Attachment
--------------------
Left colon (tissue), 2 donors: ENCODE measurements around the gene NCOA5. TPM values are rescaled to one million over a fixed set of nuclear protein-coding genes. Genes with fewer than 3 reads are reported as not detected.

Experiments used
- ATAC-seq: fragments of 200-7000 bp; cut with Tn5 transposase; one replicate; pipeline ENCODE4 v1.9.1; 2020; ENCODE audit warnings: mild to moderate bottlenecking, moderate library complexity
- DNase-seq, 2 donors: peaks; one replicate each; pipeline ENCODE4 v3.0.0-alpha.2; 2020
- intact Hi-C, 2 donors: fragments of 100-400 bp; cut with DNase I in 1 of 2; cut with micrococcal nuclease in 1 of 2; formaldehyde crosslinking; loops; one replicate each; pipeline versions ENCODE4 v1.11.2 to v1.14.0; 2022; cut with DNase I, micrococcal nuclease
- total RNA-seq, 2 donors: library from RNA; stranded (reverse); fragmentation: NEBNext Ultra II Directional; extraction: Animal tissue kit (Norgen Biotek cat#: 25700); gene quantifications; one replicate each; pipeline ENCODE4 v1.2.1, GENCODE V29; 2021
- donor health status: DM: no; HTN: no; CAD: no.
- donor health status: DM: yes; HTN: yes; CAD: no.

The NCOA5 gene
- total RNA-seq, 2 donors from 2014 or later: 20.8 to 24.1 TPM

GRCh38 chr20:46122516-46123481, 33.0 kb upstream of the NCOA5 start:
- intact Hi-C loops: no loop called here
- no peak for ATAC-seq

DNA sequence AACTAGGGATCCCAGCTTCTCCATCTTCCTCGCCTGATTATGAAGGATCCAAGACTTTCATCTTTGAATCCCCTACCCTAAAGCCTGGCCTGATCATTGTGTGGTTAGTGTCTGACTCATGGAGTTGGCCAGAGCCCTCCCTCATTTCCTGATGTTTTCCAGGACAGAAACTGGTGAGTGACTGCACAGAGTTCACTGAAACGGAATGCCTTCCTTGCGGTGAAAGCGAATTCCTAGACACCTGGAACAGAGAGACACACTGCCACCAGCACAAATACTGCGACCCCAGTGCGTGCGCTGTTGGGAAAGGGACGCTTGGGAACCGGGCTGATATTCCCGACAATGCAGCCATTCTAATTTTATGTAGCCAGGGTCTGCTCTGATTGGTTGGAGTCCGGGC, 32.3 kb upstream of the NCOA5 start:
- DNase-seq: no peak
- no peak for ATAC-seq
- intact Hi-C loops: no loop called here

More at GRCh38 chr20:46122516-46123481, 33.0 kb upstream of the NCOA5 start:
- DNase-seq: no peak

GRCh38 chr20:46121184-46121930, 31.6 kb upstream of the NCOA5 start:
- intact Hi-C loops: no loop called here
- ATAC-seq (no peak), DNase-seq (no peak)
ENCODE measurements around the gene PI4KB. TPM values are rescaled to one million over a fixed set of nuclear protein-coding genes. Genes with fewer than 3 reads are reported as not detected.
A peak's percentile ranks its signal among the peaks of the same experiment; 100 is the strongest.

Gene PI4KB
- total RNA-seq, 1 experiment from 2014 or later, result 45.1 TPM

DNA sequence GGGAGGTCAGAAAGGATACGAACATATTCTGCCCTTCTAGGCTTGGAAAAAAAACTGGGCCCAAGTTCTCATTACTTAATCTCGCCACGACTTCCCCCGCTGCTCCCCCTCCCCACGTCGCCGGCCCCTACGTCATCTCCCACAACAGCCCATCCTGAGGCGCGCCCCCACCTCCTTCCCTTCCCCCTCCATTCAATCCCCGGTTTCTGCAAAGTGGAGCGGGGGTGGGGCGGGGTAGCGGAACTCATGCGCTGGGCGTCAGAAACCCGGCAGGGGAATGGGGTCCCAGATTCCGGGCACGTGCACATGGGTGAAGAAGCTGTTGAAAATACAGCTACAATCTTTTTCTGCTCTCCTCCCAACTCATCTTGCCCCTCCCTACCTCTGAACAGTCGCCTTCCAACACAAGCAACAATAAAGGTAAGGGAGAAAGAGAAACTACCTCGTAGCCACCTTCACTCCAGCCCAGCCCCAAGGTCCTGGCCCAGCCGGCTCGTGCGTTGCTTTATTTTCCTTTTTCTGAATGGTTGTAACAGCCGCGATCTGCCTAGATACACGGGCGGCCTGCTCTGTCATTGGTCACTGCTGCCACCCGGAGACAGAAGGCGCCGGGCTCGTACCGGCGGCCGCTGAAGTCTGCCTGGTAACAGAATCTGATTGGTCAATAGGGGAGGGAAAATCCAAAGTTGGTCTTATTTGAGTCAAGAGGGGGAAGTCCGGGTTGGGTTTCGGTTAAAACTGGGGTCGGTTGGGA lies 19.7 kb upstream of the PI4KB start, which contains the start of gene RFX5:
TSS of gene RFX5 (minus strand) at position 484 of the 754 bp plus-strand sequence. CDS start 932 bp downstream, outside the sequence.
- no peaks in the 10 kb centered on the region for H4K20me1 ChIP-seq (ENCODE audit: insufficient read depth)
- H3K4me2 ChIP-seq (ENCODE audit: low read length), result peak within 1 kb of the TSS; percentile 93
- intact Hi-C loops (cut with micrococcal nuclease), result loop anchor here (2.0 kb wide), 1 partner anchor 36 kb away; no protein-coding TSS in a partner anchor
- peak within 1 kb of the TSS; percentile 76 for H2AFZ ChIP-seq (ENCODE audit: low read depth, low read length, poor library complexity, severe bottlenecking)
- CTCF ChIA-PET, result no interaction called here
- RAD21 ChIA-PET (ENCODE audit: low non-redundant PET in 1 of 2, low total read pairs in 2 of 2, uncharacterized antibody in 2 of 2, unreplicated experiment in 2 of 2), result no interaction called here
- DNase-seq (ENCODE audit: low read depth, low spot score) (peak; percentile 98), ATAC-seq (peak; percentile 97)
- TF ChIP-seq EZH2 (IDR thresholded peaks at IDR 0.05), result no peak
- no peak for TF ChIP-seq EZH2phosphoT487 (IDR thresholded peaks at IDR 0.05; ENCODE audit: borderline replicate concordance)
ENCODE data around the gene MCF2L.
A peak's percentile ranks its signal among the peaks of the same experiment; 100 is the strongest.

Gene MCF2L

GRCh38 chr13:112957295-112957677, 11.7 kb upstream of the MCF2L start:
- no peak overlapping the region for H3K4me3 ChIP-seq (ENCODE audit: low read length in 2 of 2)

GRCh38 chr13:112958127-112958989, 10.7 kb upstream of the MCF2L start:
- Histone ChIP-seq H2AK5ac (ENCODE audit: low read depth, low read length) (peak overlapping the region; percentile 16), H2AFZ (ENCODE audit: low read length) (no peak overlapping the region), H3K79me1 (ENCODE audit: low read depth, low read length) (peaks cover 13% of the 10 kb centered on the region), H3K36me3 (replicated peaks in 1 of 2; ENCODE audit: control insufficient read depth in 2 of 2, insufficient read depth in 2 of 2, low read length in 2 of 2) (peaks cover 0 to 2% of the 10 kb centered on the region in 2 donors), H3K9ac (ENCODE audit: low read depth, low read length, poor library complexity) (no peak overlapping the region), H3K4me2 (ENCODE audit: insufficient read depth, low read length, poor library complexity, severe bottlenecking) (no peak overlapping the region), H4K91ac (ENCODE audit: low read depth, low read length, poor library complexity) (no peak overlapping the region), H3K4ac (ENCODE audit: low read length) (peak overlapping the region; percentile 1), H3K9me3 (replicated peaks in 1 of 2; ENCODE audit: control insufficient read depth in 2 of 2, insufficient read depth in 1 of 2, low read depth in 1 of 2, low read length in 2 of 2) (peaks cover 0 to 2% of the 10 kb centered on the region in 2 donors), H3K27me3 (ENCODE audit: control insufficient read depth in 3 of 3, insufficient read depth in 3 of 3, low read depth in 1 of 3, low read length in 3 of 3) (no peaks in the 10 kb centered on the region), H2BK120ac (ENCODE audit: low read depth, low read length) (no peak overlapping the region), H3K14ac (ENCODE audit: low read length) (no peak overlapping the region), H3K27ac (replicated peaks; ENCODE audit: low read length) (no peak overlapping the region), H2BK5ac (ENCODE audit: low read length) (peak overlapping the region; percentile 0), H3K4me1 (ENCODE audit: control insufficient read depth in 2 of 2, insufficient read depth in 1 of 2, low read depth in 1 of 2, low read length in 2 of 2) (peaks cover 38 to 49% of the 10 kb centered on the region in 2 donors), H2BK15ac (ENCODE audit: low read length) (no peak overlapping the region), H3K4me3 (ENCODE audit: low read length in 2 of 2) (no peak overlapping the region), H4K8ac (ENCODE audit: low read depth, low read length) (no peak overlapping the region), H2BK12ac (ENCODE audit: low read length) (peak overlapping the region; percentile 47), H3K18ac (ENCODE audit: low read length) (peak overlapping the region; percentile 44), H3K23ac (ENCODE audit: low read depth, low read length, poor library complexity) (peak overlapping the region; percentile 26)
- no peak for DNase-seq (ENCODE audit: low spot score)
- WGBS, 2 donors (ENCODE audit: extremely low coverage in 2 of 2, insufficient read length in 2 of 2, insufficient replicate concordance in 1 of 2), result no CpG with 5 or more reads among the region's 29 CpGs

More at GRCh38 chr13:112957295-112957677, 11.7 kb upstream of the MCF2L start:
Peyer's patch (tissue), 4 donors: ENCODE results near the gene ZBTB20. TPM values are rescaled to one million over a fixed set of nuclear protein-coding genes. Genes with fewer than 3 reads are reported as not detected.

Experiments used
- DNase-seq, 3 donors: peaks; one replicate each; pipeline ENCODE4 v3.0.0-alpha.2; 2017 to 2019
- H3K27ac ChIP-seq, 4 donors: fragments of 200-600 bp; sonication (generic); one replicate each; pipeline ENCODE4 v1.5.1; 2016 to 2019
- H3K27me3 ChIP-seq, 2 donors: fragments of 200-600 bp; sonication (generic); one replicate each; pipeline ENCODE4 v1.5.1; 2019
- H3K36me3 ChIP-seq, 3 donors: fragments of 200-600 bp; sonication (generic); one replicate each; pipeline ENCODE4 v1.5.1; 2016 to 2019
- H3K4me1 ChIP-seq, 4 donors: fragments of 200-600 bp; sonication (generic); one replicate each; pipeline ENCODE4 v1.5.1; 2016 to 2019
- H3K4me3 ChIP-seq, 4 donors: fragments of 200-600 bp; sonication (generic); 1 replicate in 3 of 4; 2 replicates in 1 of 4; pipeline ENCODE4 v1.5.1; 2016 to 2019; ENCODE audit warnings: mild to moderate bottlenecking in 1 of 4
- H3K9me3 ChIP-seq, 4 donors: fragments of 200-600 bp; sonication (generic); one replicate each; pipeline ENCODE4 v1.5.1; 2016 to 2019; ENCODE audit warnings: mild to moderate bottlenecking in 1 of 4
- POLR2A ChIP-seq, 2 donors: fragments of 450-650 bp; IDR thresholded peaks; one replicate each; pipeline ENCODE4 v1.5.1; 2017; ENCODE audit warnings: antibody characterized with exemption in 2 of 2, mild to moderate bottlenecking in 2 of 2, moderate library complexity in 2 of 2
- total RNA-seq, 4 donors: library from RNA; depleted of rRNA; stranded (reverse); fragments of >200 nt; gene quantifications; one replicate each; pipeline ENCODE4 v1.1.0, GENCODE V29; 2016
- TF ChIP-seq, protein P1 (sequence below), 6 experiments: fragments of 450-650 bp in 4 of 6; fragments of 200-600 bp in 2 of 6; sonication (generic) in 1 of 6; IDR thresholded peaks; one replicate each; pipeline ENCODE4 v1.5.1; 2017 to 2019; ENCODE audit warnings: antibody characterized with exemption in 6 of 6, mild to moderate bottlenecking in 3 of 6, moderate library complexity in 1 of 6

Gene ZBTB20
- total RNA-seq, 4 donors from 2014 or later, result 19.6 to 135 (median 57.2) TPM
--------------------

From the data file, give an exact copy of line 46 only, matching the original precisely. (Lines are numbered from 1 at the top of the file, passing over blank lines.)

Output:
- WGBS, 2 donors (ENCODE audit: extremely low coverage in 2 of 2, insufficient read length in 2 of 2, insufficient replicate concordance in 1 of 2), result no CpG with 5 or more reads among the region's 29 CpGs